Welcome to the MLB Star Power Index -- a weekly temperature reading that tells us which players are owning the baseball conversation right now. While one's presence on this list is often a positive, it's not necessarily a good thing. It simply means that you're capturing the baseball world's attention for one reason or another. The players listed are in no particular order. Thanks to Brad Botkin and our CBS Sports NBA compadres for letting us borrow the concept. 

Gleyber Torres
NYY • SS • 25
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Fellow suckas, we need to give Gleyber Torres his due. The Yankees this season are bound headlong for 105 wins or so, and Torres has been a big reason for their success. Even so, it seems he's not getting the attention he merits. DJ LeMahieu has been perhaps the best free agent addition of the past offseason, and Gio Urshela has defied anyone's reasonable expectations. The daisy chain of injuries has also sucked up a lot of Yankee bandwidth, as has the return of Aaron Judge and the absence of Giancarlo Stanton. You're familiar now with the pecking order of 2019 Yankees storylines. 

In Torres, though, we've got a 22-year-old middle infielder who presently owns an OPS+ of 134 to go with 36 home runs. Right now he's on pace to end that age-22 campaign with precisely 40 homers while spending the majority of his defensive innings at shortstop. (He's shuffled between short and second since the return of Didi Gregorius.) Speaking of all that, here's an exhaustive list of primary shortstops to hit at least 30 home runs in a season before the age of 23:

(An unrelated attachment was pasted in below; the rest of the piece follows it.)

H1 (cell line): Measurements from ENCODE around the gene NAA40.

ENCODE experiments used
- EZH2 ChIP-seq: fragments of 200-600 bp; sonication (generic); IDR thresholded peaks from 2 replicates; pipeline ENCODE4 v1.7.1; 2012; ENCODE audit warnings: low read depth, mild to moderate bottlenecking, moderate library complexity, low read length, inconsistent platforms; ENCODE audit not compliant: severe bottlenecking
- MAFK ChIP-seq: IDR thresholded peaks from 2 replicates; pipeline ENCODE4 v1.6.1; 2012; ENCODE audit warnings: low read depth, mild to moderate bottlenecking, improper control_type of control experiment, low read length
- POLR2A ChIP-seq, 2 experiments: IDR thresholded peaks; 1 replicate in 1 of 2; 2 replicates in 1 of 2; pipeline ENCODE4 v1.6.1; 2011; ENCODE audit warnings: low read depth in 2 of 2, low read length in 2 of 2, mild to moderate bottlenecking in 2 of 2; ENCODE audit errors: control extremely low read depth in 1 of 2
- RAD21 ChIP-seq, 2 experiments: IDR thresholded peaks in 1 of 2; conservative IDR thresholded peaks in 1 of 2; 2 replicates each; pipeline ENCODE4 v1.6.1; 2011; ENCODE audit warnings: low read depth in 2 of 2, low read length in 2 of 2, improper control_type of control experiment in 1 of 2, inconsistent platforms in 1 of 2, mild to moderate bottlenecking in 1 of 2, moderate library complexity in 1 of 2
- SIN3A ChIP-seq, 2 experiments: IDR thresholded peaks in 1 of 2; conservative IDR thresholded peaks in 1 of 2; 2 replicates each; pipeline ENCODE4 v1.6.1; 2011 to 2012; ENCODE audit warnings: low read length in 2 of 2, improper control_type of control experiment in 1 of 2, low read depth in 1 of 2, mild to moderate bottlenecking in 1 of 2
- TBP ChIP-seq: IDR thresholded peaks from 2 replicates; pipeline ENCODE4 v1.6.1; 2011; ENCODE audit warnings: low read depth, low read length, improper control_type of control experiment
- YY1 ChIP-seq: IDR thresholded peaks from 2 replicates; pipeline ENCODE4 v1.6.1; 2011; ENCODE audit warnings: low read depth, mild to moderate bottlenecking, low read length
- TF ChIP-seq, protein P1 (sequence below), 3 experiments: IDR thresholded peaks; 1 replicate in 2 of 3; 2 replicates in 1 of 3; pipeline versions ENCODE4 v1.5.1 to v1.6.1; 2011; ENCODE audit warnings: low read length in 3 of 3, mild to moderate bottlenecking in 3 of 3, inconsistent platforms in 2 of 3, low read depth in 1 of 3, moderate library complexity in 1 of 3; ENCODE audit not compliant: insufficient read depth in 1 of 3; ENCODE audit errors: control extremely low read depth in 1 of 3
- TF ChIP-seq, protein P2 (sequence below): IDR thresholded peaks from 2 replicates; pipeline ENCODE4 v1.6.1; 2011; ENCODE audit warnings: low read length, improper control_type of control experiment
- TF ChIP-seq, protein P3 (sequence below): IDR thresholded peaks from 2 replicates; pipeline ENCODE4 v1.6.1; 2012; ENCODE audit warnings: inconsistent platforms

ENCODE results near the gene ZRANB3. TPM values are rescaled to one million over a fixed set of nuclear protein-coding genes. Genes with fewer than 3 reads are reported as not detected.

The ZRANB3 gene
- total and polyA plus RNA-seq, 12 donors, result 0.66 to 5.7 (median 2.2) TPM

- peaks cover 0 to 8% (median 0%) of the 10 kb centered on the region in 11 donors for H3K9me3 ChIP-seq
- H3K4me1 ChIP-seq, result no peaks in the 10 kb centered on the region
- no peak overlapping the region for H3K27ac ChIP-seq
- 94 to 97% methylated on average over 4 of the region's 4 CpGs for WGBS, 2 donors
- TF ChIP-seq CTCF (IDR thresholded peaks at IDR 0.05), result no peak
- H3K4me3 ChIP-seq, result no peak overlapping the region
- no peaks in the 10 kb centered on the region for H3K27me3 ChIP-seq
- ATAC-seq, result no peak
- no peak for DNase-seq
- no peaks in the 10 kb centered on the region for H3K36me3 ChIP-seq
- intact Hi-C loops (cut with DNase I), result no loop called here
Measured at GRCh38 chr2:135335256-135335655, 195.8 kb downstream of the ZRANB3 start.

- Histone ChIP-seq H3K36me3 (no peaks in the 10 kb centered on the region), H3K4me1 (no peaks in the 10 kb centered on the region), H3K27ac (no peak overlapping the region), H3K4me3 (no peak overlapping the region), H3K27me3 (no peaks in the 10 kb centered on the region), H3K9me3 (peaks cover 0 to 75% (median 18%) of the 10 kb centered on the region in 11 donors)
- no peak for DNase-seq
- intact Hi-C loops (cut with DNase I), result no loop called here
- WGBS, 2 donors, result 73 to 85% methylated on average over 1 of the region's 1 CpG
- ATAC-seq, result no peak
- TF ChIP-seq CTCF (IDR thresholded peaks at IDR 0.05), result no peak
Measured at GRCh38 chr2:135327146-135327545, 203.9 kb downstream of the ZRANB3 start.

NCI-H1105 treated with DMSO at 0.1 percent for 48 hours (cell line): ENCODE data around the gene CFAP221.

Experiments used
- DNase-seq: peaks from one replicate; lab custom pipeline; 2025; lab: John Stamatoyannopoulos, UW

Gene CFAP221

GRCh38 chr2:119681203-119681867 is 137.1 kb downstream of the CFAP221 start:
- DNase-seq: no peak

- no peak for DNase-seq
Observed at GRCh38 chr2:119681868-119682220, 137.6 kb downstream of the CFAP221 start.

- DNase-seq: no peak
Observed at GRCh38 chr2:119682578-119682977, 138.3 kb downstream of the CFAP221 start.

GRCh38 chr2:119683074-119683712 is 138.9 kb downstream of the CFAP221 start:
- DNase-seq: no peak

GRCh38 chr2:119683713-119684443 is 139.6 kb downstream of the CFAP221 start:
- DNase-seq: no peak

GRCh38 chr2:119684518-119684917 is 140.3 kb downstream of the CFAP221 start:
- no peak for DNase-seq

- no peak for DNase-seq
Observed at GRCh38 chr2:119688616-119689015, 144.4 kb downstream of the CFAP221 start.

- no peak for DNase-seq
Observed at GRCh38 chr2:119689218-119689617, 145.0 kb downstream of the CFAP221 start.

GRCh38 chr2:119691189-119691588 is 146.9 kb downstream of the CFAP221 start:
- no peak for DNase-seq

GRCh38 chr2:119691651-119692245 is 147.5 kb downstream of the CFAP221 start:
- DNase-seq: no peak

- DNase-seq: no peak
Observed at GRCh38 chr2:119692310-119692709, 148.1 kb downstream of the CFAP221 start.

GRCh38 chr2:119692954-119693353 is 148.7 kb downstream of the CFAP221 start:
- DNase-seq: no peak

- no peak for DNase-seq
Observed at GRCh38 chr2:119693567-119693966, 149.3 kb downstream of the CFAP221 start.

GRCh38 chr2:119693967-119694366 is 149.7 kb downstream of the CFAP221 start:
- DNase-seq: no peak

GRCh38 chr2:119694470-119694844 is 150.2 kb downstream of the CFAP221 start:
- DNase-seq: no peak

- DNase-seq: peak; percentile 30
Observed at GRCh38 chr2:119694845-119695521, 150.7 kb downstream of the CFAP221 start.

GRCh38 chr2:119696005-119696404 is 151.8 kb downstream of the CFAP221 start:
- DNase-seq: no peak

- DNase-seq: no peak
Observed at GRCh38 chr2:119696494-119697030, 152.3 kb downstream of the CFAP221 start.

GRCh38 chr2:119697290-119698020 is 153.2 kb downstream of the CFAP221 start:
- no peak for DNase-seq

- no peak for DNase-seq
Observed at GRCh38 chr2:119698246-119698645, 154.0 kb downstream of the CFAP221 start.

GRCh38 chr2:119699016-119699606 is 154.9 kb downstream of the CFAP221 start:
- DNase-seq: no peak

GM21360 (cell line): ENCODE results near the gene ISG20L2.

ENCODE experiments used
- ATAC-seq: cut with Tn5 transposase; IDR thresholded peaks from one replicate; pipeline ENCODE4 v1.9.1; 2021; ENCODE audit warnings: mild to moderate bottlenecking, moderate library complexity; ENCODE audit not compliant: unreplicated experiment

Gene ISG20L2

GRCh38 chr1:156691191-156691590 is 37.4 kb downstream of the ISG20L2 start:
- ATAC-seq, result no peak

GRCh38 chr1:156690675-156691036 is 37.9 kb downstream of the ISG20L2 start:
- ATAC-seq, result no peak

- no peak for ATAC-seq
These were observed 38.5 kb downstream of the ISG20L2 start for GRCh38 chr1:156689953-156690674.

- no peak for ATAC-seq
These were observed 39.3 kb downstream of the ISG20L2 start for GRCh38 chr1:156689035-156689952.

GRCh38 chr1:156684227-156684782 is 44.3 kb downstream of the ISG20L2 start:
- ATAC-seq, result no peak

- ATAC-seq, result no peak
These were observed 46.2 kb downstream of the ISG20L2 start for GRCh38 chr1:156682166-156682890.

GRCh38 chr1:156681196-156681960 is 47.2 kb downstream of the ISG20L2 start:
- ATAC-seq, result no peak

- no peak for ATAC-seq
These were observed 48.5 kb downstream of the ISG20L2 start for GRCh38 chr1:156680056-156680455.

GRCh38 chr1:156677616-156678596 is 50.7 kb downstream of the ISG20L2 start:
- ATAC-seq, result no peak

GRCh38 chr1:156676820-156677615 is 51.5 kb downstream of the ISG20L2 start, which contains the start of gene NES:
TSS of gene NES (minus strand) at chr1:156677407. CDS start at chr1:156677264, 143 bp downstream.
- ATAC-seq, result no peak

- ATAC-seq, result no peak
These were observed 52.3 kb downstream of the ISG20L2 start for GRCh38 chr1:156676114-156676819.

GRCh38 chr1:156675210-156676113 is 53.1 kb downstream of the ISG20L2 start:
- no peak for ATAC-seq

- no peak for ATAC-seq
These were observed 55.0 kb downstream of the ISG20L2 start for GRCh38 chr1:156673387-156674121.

Player, yearHome runs

Alex Rodriguez, 1998


Alex Rodriguez, 1996


Gleyber Torres, 2019


Torres is quite obviously in elite company here, and he's got a shot at breaking A-Rod's record. 

Are we cheating a bit? In the event that Gregorius, who's in his walk year, signs elsewhere, then Torres is the shortstop of the future in the Bronx. That's also the position at which Torres spent roughly 90 percent of his minor-league defensive innings. Even so, let's bow to current realities for the first time ever and acknowledge that Torres has spent the majority of his MLB career at second base. Right now, he's sitting on 60 career home runs through 256 games. As it turns out, just two players have hit more home runs than Torres through age 22 while playing at least 50 percent of their games at short or second. Those players are the aforementioned A-Rod (106 home runs in 513 games) and Carlos Correa of the Astros (66 home runs through 361 games). Our hero of course has piled up his homers in much fewer games.